It sounds like the opening line of a lame joke: three economists walk into an agricultural trade show and …
It isn’t a joke. It’s something that happened to Keith Coble, agricultural economist at Mississippi State University, when he attended the Commodity Classic, an annual event for American corn and soybean growers.
Coble and two other ag economists walked up to a booth of a “major agri-business” company and began talking to a sales rep.
The conversation turned to precision agriculture and then turned into a heated discussion.
“We ended up in a huge argument about whether yield maximization was the same as profit maximization,” said Coble, who told the story at the Canadian Agri-Food Policy Conference, held in late January in Ottawa.
The economists, despite their best efforts, couldn’t sway the sales rep.
He was steadfast — yield maximization and profit maximization are the same thing.
Coble said that might be true in rare circumstances, when corn is at $7 per bushel, but most of the time they’re not the same.
“The idea that you would try to maximize yield to make you more money isn’t consistent with economics,” said Coble, who spoke about the role of Big Data in agriculture at the Ottawa event.
The encounter with the stubborn sales rep made an impact on Coble. He realized that ag economists should speak up and denounce this sort of misinformation, particularly when it comes to precision agriculture.
“I think one of the (issues) on variable rate technology, that we as economists should be pounding on, is telling producers, ‘look, your input supplier may have an incentive to convince you that yield maximization equals profit maximization,’ ” Coble said.
“(But) farmers, especially when commodity prices are not as high, they’ve got to make some tough choices about where are they going to cut back…. Farmers need to be figuring out, are there portions of the field that (are) just not worth farming … or put the fertilizer on the valuable part of the field and leave the marginal portion.”
In fairness, most advocates of precision agriculture and Big Data say the technology can help growers boost yields and cut input costs, thus increasing profitability.
One of the key questions for growers is how to sort through the avalanche of data, which sensors on tractors and combines now generate, to find an information tool that actually does boost profitability.
Coble said noise from all the data collected on farms is only going to get louder.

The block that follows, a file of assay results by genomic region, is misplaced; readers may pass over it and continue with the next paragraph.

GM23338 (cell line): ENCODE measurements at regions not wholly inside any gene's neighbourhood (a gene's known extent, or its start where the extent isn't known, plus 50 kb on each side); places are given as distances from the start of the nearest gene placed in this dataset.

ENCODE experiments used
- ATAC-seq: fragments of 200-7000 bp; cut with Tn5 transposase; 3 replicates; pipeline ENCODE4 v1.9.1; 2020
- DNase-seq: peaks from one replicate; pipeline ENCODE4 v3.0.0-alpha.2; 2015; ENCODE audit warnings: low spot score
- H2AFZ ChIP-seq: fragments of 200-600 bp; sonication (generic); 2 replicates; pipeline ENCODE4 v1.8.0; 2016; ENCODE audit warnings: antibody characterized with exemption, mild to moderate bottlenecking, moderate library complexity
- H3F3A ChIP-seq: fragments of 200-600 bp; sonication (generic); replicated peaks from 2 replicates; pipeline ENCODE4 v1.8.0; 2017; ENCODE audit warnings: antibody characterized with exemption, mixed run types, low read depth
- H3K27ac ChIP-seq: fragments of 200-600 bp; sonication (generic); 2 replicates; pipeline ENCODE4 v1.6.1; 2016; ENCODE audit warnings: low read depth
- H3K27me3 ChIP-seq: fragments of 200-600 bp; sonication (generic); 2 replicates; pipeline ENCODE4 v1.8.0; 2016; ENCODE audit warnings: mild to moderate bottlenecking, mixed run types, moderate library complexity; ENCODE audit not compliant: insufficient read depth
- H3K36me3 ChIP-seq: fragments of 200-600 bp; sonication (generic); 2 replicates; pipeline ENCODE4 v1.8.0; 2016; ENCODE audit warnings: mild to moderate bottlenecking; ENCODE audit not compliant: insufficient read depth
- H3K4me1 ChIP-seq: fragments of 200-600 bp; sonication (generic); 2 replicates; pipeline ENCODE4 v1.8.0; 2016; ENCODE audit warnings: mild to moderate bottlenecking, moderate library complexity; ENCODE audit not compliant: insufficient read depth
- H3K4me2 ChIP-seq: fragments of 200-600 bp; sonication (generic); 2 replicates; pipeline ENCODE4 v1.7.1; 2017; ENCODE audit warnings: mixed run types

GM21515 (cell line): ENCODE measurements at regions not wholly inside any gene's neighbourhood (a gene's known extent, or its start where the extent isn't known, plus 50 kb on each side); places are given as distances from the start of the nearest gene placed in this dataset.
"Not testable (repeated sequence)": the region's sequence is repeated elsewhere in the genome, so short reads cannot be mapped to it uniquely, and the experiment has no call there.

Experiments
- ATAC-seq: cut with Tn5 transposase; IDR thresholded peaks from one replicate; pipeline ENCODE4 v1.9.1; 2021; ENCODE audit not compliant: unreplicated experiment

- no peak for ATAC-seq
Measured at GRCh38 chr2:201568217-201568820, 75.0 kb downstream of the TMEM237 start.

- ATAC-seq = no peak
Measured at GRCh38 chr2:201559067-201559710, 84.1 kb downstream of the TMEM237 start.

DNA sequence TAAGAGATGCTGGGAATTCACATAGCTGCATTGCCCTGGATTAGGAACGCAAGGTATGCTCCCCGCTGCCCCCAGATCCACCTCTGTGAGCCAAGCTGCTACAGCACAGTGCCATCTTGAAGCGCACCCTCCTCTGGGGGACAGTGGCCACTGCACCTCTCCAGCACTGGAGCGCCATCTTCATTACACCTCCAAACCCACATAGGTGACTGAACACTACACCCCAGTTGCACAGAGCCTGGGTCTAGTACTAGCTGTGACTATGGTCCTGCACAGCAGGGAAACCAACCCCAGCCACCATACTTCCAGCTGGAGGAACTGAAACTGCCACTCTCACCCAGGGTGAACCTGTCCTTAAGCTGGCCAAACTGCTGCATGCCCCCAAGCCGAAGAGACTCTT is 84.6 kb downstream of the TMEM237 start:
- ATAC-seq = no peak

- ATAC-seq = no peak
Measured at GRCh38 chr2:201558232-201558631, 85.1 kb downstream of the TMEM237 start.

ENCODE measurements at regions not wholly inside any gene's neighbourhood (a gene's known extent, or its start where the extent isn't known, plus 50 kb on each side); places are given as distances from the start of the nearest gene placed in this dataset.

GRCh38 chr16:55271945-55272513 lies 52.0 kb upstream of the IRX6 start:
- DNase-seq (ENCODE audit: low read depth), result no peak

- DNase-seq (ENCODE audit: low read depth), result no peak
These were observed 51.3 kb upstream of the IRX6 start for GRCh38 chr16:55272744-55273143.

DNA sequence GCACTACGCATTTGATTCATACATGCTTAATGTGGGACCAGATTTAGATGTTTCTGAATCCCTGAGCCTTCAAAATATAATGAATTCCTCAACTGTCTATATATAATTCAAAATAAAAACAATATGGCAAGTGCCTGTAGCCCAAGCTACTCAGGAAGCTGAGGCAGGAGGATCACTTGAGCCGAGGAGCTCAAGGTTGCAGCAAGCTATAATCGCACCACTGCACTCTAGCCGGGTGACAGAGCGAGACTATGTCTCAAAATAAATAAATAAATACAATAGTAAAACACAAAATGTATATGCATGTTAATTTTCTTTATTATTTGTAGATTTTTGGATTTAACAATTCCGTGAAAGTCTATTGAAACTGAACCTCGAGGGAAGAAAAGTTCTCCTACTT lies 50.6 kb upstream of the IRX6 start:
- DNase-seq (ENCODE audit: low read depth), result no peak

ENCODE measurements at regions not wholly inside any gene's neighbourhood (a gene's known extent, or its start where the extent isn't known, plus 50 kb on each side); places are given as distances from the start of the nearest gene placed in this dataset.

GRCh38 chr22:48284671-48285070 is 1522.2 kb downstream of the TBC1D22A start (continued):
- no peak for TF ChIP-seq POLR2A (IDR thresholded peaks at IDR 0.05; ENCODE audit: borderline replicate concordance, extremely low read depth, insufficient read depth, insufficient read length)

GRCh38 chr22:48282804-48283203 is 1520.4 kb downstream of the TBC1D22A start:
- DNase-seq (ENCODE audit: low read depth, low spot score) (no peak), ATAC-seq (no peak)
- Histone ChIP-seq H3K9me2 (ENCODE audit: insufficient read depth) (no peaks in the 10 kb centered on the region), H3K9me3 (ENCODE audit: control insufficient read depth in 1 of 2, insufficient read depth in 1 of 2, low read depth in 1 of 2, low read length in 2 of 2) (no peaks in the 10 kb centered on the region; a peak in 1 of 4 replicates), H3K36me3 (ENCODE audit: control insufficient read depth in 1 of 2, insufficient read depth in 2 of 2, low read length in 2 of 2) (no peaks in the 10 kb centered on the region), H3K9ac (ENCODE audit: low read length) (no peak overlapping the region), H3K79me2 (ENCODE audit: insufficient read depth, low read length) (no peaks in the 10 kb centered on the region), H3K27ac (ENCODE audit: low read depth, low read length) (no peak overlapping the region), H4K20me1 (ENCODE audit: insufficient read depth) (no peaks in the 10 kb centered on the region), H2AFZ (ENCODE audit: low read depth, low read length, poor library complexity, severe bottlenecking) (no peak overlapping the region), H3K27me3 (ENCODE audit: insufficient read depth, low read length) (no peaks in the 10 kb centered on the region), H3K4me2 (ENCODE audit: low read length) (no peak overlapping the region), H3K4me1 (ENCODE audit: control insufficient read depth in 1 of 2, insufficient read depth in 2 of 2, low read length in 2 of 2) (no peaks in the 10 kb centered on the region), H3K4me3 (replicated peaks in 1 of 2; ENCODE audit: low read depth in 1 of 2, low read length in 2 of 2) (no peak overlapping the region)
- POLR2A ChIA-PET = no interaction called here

He provided estimates on the amount of data the average farm will produce in the near future:
- In 2016 the average (U.S.) farm generated about 100,000 data points, per day.
- By 2036, that could reach four million data points, per day.
Clarence Swanton, a University of Guelph professor of plant agriculture, said something already exists to distil an Olympic swimming pool of data into something useful.
“A simple, basic starting point, in my opinion, is a profitability map,” he said.
“Precision ag has to do two things: it has to show profitability and it has to show a positive environmental impact…. Otherwise, it’s marginally useful. What’s wrong with precision ag at the moment, in my opinion, is (that) nobody is making money using it. And secondly, is data overload.”
That’s why a profitability map, showing which parts of a field generate the most profit or lose money for a grower, is an easy way to compress the benefits of data into a clean platform, he added.
“Every combine today tracks the variability in yield across a field. Every farmer knows where the good parts of their field are and where the poor parts (are),” Swanton said.
“Putting a dollar value to it brings everything to a common denominator that everyone clearly understands.”
The idea of a profitability map for a farm field is not new.
Alberta Agriculture has information on its website about Money Map, which shows profit and losses within a field. The website dates from 2001 and tells readers that the Money Map software can be used on Windows 95 or Windows 98.
Money Map may have never caught on, but the time may have arrived for profitability maps. Swanton said they make sense for growers and members of the public, especially people worried about the sustainability of farming.
“Now, for the very first time, the link can be made that you can actually farm profitably and (connect) that to environmental stewardship,” he said, by using less fertilizer, water and pesticides or choosing to forgo land that isn’t profitable. “There are certain parts of a field that may not be profitable, no matter what you do.
“(Maybe) you put that land aside and put a cover crop (in) or some bee habitat in there or some trees in there. You make it support some ecosystem services.”